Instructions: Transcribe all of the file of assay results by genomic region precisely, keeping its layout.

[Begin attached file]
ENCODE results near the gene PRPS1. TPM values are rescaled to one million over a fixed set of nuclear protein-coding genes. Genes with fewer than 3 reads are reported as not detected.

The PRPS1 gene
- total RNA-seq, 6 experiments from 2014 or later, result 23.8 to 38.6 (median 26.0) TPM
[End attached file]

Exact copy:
ENCODE results near the gene PRPS1. TPM values are rescaled to one million over a fixed set of nuclear protein-coding genes. Genes with fewer than 3 reads are reported as not detected.

The PRPS1 gene
- total RNA-seq, 6 experiments from 2014 or later, result 23.8 to 38.6 (median 26.0) TPM